Student makes Prague-ress despite cultural confusion

As of press time, I will have been in the Czech Republic for five weeks. Which is long enough to finally learn how to cook rice, but not long enough to wash my sheets more than once (yes, I am disgusting) and by far the longest I have ever spent outside of the United States. In honor of this milestone, I present a few cultural differences that took me by surprise. Unlike Prague’s famous Charles Bridge at sunset, they’re not all pretty.

1. Terrifying food service

Having been a barista and server for four years, I understand how the job can instill a hatred for humanity in even those graced with the sunniest of dispositions. Still, I was ill-prepared for my first experience in a traditional Czech pub, where it was clear that the waitress despised us as soon as she realized we only spoke English. She looked at my friend like she had committed a murder when she had the nerve to order tap water rather than beer.

During my own time as a server, I was constantly plagued with guilt; my natural clumsiness made me a bad fit for the job,and I felt like I was disappointing each new customer. How the tables have turned here in Prague! Now I feel guilty the moment I step into a restaurant, and the rest of my experience is defined by trying to make it up to the waitstaff for being an uncouth American. A dose of humility is probably good for me, but don’t be surprised if you come to visit and encounter me huddled outside a pub, weeping softly onto my unfinished one-star Yelp review.

2. PDA all day

Back at Vassar, public displays of affection tend to remain pretty low-key during the daylight hours, but anyone who has stuck out a Mug Night or Villard Room party to the bitter end knows that by the time the evening is finally winding down, it’s difficult to move an inch without being spattered by the flying saliva of couples frantically making out on all sides (no judgment here, by the way—I have been one of those sloppy people, and I have no shame. Okay, maybe a healthy amount of shame).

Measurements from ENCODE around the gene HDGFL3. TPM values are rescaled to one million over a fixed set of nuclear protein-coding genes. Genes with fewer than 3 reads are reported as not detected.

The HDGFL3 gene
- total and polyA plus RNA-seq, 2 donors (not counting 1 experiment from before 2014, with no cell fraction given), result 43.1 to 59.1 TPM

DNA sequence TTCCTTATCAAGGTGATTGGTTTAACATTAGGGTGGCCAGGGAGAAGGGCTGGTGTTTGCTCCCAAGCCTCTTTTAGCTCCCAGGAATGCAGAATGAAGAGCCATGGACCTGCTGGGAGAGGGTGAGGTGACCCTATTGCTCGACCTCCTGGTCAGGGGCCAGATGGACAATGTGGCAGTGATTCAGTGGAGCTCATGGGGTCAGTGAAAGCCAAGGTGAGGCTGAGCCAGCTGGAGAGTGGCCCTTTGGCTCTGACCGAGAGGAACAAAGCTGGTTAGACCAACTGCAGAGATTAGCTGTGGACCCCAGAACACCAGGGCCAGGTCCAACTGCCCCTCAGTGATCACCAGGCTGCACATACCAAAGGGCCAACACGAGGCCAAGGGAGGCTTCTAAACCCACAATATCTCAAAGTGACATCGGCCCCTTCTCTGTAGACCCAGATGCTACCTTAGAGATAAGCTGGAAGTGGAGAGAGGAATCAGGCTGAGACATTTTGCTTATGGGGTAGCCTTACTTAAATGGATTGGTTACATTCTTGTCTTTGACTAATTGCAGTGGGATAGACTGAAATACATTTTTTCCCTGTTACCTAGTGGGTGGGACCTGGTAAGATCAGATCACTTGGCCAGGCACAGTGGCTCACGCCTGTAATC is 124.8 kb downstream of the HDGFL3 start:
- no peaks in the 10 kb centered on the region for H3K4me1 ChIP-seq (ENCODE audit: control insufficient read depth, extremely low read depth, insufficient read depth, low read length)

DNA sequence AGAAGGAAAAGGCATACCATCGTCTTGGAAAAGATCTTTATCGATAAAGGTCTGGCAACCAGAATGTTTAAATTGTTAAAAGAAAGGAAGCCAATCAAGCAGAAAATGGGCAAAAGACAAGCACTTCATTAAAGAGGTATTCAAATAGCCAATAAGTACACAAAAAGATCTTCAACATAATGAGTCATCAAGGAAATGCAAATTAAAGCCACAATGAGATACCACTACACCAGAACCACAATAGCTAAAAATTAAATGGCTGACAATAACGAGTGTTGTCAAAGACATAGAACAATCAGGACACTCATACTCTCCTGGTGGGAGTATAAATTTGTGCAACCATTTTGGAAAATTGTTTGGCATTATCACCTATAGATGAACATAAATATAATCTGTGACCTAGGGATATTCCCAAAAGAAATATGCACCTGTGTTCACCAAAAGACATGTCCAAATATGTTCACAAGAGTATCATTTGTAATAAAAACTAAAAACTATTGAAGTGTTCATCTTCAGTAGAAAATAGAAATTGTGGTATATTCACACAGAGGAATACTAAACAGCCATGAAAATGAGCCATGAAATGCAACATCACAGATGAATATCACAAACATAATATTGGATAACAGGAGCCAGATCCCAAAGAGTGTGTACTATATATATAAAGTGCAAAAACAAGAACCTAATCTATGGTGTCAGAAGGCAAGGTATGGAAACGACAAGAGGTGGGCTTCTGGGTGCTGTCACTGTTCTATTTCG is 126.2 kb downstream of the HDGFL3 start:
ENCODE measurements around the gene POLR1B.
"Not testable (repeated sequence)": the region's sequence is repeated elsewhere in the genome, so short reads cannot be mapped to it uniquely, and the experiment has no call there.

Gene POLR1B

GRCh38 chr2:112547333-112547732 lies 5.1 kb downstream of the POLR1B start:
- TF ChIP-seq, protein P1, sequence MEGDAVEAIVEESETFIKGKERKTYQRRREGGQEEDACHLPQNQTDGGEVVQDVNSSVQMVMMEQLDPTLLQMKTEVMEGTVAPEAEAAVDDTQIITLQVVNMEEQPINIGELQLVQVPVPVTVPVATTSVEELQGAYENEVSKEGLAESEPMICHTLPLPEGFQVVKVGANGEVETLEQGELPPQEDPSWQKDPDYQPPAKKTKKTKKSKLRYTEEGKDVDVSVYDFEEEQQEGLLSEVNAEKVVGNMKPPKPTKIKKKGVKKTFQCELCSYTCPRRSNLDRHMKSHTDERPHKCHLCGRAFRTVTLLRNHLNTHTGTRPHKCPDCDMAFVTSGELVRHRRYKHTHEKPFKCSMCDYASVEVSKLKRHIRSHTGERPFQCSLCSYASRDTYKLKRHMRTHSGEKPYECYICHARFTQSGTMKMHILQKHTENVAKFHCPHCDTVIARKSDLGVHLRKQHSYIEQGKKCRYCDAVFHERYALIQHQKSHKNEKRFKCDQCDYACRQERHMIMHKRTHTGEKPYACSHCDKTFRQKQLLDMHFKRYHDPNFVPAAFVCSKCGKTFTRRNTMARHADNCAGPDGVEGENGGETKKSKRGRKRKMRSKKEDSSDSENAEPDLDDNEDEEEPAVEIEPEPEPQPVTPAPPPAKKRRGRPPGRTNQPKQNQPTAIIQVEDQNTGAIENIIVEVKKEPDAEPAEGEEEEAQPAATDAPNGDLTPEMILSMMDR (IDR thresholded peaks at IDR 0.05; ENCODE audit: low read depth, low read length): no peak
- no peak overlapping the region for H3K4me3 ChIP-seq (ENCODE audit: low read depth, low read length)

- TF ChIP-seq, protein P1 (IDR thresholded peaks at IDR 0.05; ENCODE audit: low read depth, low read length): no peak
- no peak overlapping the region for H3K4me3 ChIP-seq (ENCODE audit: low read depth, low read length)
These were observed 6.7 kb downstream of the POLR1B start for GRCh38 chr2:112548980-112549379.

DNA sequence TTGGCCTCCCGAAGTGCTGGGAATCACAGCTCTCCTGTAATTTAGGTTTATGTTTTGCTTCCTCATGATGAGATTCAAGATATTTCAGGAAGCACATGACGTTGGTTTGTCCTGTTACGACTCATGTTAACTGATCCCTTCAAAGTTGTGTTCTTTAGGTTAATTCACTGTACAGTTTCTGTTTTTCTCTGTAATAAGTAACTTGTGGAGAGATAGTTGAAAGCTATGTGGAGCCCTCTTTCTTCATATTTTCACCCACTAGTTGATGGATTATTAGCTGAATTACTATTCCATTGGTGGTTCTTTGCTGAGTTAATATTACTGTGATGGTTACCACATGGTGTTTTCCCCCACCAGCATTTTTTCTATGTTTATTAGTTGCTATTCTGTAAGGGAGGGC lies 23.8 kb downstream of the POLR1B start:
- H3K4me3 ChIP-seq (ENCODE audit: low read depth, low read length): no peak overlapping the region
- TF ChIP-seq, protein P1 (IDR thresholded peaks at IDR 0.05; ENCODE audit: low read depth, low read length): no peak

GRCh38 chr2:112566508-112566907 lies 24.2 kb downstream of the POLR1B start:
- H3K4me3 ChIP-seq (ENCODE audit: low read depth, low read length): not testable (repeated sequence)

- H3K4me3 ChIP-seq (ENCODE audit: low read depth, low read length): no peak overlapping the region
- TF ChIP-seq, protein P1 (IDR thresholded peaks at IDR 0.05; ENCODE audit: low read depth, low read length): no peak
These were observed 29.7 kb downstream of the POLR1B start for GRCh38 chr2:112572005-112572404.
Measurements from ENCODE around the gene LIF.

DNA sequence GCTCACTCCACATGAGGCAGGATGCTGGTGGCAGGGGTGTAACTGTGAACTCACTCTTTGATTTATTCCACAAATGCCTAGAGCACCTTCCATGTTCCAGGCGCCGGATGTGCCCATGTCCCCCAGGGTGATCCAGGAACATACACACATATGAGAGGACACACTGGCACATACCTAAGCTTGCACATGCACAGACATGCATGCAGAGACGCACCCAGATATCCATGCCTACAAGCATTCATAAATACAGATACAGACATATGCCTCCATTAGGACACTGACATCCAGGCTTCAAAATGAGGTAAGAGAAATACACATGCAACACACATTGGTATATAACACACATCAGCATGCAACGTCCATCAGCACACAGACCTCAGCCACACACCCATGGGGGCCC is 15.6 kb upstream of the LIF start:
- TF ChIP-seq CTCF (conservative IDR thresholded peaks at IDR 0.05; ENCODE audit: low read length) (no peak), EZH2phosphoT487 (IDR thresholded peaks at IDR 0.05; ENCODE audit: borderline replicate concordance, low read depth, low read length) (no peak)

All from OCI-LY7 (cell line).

Here in Prague, however, PDA can be spotted day or night and rain or shine. One evening, as my friends and I were en route home on the tram, we spied a couple sucking face; what was unusual was how she had her hand stuck all the way up his sleeve and was rooting around in the

vicinity of his biceps. What was she expecting to find up there? Was she exploring the possibilities of the armpit as an erogenous zone? Perhaps the Czechs are just more sexually innovative than we Americans. They are certainly less sexually repressed, as I’ve gathered from the “Erotic City” superstore across from my gym and the sex shop in the metro station boasting a giant dildo in the window. I must be growing accustomed to it because I naturally assumed the “Loving Hut” by my apartment was a sensual massage establishment until I looked closer and realized that it was a vegan restaurant chain.

3. Political tone-deafness

One of my professors here in Prague is fond of prefacing his off-color anecdotes with “Girls, don’t listen!” This is undoubtedly a red flag on its own, but it gets worse. One such story concerned the time he got a phone call from a friend who claimed he was at a bar with a couple of gorgeous women. Naturally, my esteemed professor made tracks to the bar. Upon arriving and seeing the women, however, he exclaimed, “What, you mean these witches!?”

Mind you, this was all to illustrate the fact that what we see through our camera’s viewfinder can’t always be trusted because someone else might see it differently. While I respect the technical knowledge my professors, many of whom are seasoned professionals in their fields, have to impart, I miss being in classrooms where I’m not periodically invited to cover my ears.

4. Ending on a positive note…

If you happen to have read my first post for The Miscelany News’ Far and Away blog, then you already have heard of the wonders of Vzorkovna, or “Dog Bar,” an off-beat underground hangout that’s home to a gigantic and aged wolfhound. The dog obsession does not end there. Prague is chock-full of adorable pups of all shapes and sizes. According to the CIA’s World Factbook, Czechia ranks at the bottom of the world’s nations for fertility rate. Therefore, I have concluded that the denizens of Prague have swapped children for canines. This is a choice that I ardently applaud

I expect to be seriously dog-deprived upon my return to the States, and I’ll be flying in right around the holidays. So, to my family members, please do take note if you’re still searching for the perfect gift. My favorite dog breeds are basset hounds and corgis, and I will accept kibble in lieu of cash.

Leave a Reply

Your email address will not be published. Required fields are marked *